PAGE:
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Predictors of chest wall toxicity after stereotactic ablative radiotherapy using real-time tumor tracking for lung tumors

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ABSTRACT

Background: To evaluate the incidence of chest wall toxicity after lung stereotactic ablative radiotherapy (SABR) and identify risk factors for the development of rib fracture.

Methods: Thirty-nine patients with 49 lesions underwent SABR for primary or metastatic lung tumors using Cyberknife® with tumor tracking systems. Patient characteristics, treatment factors and variables obtained from dose-volume histograms (DVHs) were analyzed to find the association with chest wall toxicity. Four-dimensional (4D) dose calculations were done to investigate the effect of respiratory motion on dose to the ribs.

Results: After follow-up of median 26.7 months (range: 8.4 – 80.0), 8 patients (20.5%) experienced rib fractures and among these patients, three (37.5%) had chest wall pain at 2–3 months after SABR. Median time to rib fracture was 13.4 months (range: 8.0 – 38.5) and the 2-year actuarial risk of rib fracture was 12.2%. Dose to the 4.6 cc of the ribs (D4.6cc) and rib volume received 160 Gy or more (V160) were significant predictor for rib fracture. No significant differences between three-dimensional (3D) and 4D dose calculations were found.

Conclusions: Parameters from DVH are useful in predicting the risk of chest wall toxicity after SABR for lung tumors. Efforts should be made to reduce the risk of the rib fracture after lung SABR.

No MeSH data available.


Related in: MedlinePlus

Cumulative incidence of radiation induced rib fracture after SABR
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Fig3: Cumulative incidence of radiation induced rib fracture after SABR

Mentions: A representative case of dose distribution and rib fracture on CT image is shown in Fig. 2. The results of univariate and multivariate analysis are summarized in Table 2. On univariate analysis, no clinical factors showed significant association with RIRF but rib-tumor distance, D4.6cc and V160 were significant risk factors (p = 0.035, p = 0.001 and p = 0.000, respectively). Three factors, rib-tumor distance, D4.6cc and V160 were significantly associated to each other, therefore, to avoid multicollinearity, only D4.6cc was included on multivariate analysis. On multivariate analysis, D4.6cc was confirmed as a significant risk factor for RIRF (p = 0.009). Cumulative incidence of RIRF according to the D4.6cc is shown in Fig. 3.Fig. 2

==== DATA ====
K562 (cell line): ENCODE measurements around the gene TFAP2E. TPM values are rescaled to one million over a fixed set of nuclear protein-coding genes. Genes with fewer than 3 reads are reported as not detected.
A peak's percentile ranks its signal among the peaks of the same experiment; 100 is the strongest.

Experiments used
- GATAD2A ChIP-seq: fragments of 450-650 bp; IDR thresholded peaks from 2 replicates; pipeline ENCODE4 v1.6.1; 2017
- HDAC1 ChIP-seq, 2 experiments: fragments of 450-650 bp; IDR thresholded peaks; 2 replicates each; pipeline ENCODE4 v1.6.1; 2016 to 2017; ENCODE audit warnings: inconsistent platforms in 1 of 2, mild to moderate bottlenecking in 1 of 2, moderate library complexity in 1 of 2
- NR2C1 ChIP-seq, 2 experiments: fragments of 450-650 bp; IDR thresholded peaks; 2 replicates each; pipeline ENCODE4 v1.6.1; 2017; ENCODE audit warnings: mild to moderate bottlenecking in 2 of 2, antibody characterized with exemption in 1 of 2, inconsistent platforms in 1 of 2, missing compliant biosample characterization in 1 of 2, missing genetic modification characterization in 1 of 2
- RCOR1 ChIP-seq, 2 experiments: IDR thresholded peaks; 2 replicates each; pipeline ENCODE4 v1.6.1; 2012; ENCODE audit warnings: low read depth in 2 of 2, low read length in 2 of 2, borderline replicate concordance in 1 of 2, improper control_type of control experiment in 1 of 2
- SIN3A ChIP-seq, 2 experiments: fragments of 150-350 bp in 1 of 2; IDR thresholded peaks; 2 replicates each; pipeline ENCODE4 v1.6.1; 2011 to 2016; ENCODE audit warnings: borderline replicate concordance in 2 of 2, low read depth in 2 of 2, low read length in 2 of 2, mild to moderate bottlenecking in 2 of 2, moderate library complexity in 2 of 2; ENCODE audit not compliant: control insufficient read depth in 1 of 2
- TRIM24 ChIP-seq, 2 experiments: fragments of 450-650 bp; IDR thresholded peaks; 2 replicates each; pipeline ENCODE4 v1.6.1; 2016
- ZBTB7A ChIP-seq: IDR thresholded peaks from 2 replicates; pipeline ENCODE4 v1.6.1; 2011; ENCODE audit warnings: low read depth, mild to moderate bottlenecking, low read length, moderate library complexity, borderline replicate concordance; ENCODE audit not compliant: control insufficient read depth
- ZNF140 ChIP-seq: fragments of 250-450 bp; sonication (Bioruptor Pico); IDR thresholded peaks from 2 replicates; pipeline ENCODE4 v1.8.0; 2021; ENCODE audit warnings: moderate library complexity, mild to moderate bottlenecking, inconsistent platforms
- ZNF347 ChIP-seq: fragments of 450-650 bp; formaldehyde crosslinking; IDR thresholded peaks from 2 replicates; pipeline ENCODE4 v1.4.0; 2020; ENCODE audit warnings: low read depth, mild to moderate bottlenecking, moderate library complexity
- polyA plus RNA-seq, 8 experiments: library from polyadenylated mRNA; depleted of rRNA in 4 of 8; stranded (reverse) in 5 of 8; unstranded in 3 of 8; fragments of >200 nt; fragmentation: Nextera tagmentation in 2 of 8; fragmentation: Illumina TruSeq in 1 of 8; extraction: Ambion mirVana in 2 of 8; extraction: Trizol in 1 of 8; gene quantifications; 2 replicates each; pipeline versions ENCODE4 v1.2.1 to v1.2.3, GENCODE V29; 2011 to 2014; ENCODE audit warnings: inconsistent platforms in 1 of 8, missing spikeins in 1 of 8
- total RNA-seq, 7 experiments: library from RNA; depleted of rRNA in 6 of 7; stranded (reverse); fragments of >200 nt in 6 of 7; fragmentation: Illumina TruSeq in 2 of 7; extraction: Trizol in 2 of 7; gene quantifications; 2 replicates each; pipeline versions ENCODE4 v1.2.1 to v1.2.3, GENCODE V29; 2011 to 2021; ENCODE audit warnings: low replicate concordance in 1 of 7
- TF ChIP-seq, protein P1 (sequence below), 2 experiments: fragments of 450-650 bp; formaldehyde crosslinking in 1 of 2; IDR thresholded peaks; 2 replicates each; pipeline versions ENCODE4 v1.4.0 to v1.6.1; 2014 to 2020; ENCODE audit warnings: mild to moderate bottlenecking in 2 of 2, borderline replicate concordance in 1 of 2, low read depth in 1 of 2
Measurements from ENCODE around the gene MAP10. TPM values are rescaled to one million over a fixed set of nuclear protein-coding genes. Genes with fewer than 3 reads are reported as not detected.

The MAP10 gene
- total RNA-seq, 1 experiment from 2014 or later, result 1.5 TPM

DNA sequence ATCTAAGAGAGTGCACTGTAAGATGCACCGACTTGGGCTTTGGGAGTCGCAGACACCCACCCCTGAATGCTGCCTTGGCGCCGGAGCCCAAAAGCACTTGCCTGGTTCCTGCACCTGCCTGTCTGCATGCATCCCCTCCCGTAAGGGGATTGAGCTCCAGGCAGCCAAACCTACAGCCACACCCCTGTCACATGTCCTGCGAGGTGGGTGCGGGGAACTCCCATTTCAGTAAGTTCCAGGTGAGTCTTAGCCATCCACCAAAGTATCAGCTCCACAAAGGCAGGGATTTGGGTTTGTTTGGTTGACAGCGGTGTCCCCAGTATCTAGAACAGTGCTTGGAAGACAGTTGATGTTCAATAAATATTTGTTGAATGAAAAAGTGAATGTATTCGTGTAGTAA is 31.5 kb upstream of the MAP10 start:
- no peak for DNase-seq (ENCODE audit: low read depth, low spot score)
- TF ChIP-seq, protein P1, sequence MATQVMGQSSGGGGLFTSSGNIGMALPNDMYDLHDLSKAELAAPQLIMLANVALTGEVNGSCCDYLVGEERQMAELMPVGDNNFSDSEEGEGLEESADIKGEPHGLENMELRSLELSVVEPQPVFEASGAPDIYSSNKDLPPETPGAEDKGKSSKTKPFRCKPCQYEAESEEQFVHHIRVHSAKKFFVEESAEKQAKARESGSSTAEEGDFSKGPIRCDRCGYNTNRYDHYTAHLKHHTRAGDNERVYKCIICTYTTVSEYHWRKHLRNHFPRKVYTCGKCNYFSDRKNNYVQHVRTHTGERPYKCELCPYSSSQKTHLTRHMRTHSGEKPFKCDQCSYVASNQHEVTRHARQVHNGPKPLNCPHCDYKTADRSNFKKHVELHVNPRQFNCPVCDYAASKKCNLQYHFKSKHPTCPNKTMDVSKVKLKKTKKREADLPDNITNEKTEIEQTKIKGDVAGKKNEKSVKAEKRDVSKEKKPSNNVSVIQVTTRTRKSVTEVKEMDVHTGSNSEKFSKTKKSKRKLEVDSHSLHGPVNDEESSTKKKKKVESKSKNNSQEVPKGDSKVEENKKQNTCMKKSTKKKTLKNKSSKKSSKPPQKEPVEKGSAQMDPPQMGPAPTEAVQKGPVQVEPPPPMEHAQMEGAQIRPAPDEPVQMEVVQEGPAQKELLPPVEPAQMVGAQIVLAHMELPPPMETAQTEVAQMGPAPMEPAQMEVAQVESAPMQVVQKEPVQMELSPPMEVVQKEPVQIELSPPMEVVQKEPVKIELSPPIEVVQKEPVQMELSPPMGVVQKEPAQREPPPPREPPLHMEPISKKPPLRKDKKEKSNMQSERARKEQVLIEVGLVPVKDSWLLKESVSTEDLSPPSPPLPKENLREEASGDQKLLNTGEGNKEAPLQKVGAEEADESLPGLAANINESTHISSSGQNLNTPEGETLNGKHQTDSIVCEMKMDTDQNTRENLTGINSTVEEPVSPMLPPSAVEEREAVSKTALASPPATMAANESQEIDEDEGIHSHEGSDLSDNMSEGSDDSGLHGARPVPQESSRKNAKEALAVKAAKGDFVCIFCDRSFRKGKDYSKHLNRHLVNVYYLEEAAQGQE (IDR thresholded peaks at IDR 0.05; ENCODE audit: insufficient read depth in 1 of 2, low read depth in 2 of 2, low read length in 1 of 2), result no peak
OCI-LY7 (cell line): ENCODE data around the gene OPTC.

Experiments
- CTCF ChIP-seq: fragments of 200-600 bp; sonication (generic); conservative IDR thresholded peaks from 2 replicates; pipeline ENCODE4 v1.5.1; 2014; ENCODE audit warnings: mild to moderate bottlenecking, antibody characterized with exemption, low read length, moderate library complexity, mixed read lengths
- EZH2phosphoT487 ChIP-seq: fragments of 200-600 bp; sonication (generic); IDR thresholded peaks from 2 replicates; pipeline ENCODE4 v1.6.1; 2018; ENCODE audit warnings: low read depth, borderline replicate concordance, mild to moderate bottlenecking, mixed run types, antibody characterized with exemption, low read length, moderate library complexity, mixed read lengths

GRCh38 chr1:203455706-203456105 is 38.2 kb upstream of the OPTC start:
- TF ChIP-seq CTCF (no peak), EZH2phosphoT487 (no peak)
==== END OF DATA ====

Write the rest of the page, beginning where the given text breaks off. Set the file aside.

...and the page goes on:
Predictors of chest wall toxicity after stereotactic ablative radiotherapy using real-time tumor tracking for lung tumors
Cumulative incidence of radiation induced rib fracture after SABR
© Copyright Policy - OpenAccess
Related In: Results  -  Collection

License 1 - License 2
Show All Figures
getmorefigures.php?uid=PMC5382431&req=5

Fig3: Cumulative incidence of radiation induced rib fracture after SABR
Mentions: A representative case of dose distribution and rib fracture on CT image is shown in Fig. 2. The results of univariate and multivariate analysis are summarized in Table 2. On univariate analysis, no clinical factors showed significant association with RIRF but rib-tumor distance, D4.6cc and V160 were significant risk factors (p = 0.035, p = 0.001 and p = 0.000, respectively). Three factors, rib-tumor distance, D4.6cc and V160 were significantly associated to each other, therefore, to avoid multicollinearity, only D4.6cc was included on multivariate analysis. On multivariate analysis, D4.6cc was confirmed as a significant risk factor for RIRF (p = 0.009). Cumulative incidence of RIRF according to the D4.6cc is shown in Fig. 3.Fig. 2

View Article: PubMed Central - PubMed

ABSTRACT

Background: To evaluate the incidence of chest wall toxicity after lung stereotactic ablative radiotherapy (SABR) and identify risk factors for the development of rib fracture.

Methods: Thirty-nine patients with 49 lesions underwent SABR for primary or metastatic lung tumors using Cyberknife® with tumor tracking systems. Patient characteristics, treatment factors and variables obtained from dose-volume histograms (DVHs) were analyzed to find the association with chest wall toxicity. Four-dimensional (4D) dose calculations were done to investigate the effect of respiratory motion on dose to the ribs.

Results: After follow-up of median 26.7 months (range: 8.4 – 80.0), 8 patients (20.5%) experienced rib fractures and among these patients, three (37.5%) had chest wall pain at 2–3 months after SABR. Median time to rib fracture was 13.4 months (range: 8.0 – 38.5) and the 2-year actuarial risk of rib fracture was 12.2%. Dose to the 4.6 cc of the ribs (D4.6cc) and rib volume received 160 Gy or more (V160) were significant predictor for rib fracture. No significant differences between three-dimensional (3D) and 4D dose calculations were found.

Conclusions: Parameters from DVH are useful in predicting the risk of chest wall toxicity after SABR for lung tumors. Efforts should be made to reduce the risk of the rib fracture after lung SABR.

No MeSH data available.


Related in: MedlinePlus